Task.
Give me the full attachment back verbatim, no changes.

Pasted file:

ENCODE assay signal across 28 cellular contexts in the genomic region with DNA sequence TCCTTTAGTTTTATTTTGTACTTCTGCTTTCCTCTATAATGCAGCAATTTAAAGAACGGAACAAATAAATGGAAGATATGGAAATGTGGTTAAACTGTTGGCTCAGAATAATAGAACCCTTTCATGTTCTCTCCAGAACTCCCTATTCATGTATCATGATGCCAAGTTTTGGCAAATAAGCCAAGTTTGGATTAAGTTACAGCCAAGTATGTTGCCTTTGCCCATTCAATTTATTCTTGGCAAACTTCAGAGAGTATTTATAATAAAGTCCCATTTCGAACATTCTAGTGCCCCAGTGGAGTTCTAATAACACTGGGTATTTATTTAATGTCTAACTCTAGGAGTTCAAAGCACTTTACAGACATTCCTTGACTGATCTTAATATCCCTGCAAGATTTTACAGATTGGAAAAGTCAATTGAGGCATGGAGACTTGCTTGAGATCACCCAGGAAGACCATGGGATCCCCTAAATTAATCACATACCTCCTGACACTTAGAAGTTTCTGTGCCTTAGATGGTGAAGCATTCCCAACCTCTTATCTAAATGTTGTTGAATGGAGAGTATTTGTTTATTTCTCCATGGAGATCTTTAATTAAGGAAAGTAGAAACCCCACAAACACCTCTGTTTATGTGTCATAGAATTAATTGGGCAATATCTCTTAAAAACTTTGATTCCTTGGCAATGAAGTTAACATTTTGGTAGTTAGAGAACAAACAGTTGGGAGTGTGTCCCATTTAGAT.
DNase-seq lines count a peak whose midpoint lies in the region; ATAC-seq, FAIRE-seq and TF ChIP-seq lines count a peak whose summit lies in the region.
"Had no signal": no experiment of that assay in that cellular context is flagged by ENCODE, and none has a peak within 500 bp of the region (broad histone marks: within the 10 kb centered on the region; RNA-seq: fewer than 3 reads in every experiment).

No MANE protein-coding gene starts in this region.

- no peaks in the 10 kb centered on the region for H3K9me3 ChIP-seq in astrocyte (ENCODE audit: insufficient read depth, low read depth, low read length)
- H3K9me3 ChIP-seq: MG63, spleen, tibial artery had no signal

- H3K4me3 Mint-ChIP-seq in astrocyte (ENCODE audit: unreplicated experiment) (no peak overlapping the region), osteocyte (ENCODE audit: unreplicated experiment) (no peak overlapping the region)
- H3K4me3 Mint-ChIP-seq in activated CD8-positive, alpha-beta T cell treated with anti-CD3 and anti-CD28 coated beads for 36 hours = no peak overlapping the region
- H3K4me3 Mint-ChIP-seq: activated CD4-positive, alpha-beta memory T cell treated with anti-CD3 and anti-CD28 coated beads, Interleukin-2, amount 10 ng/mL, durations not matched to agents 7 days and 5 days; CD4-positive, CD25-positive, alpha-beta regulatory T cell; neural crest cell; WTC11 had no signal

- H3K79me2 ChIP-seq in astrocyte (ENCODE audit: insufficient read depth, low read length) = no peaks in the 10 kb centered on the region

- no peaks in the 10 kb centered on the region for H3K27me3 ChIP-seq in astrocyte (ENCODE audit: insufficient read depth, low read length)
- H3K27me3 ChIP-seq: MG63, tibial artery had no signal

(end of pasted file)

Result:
ENCODE assay signal across 28 cellular contexts in the genomic region with DNA sequence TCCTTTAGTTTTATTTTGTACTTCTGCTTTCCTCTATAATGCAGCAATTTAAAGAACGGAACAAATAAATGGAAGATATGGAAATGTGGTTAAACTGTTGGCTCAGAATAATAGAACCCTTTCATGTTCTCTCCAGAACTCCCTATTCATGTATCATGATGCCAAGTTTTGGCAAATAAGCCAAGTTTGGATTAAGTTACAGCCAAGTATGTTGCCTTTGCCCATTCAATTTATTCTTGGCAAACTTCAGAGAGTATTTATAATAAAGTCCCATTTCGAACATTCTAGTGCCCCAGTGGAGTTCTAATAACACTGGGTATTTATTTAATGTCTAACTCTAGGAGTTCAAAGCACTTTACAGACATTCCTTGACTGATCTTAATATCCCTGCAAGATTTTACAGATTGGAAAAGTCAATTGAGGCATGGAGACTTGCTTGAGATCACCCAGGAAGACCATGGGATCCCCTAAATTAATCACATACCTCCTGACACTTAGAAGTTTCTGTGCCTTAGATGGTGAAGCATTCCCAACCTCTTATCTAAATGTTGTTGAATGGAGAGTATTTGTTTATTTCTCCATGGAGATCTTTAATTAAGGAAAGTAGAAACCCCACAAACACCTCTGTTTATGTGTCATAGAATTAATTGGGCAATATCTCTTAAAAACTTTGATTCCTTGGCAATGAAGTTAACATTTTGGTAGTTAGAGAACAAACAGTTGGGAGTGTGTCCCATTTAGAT.
DNase-seq lines count a peak whose midpoint lies in the region; ATAC-seq, FAIRE-seq and TF ChIP-seq lines count a peak whose summit lies in the region.
"Had no signal": no experiment of that assay in that cellular context is flagged by ENCODE, and none has a peak within 500 bp of the region (broad histone marks: within the 10 kb centered on the region; RNA-seq: fewer than 3 reads in every experiment).

No MANE protein-coding gene starts in this region.

- no peaks in the 10 kb centered on the region for H3K9me3 ChIP-seq in astrocyte (ENCODE audit: insufficient read depth, low read depth, low read length)
- H3K9me3 ChIP-seq: MG63, spleen, tibial artery had no signal

- H3K4me3 Mint-ChIP-seq in astrocyte (ENCODE audit: unreplicated experiment) (no peak overlapping the region), osteocyte (ENCODE audit: unreplicated experiment) (no peak overlapping the region)
- H3K4me3 Mint-ChIP-seq in activated CD8-positive, alpha-beta T cell treated with anti-CD3 and anti-CD28 coated beads for 36 hours = no peak overlapping the region
- H3K4me3 Mint-ChIP-seq: activated CD4-positive, alpha-beta memory T cell treated with anti-CD3 and anti-CD28 coated beads, Interleukin-2, amount 10 ng/mL, durations not matched to agents 7 days and 5 days; CD4-positive, CD25-positive, alpha-beta regulatory T cell; neural crest cell; WTC11 had no signal

- H3K79me2 ChIP-seq in astrocyte (ENCODE audit: insufficient read depth, low read length) = no peaks in the 10 kb centered on the region

- no peaks in the 10 kb centered on the region for H3K27me3 ChIP-seq in astrocyte (ENCODE audit: insufficient read depth, low read length)
- H3K27me3 ChIP-seq: MG63, tibial artery had no signal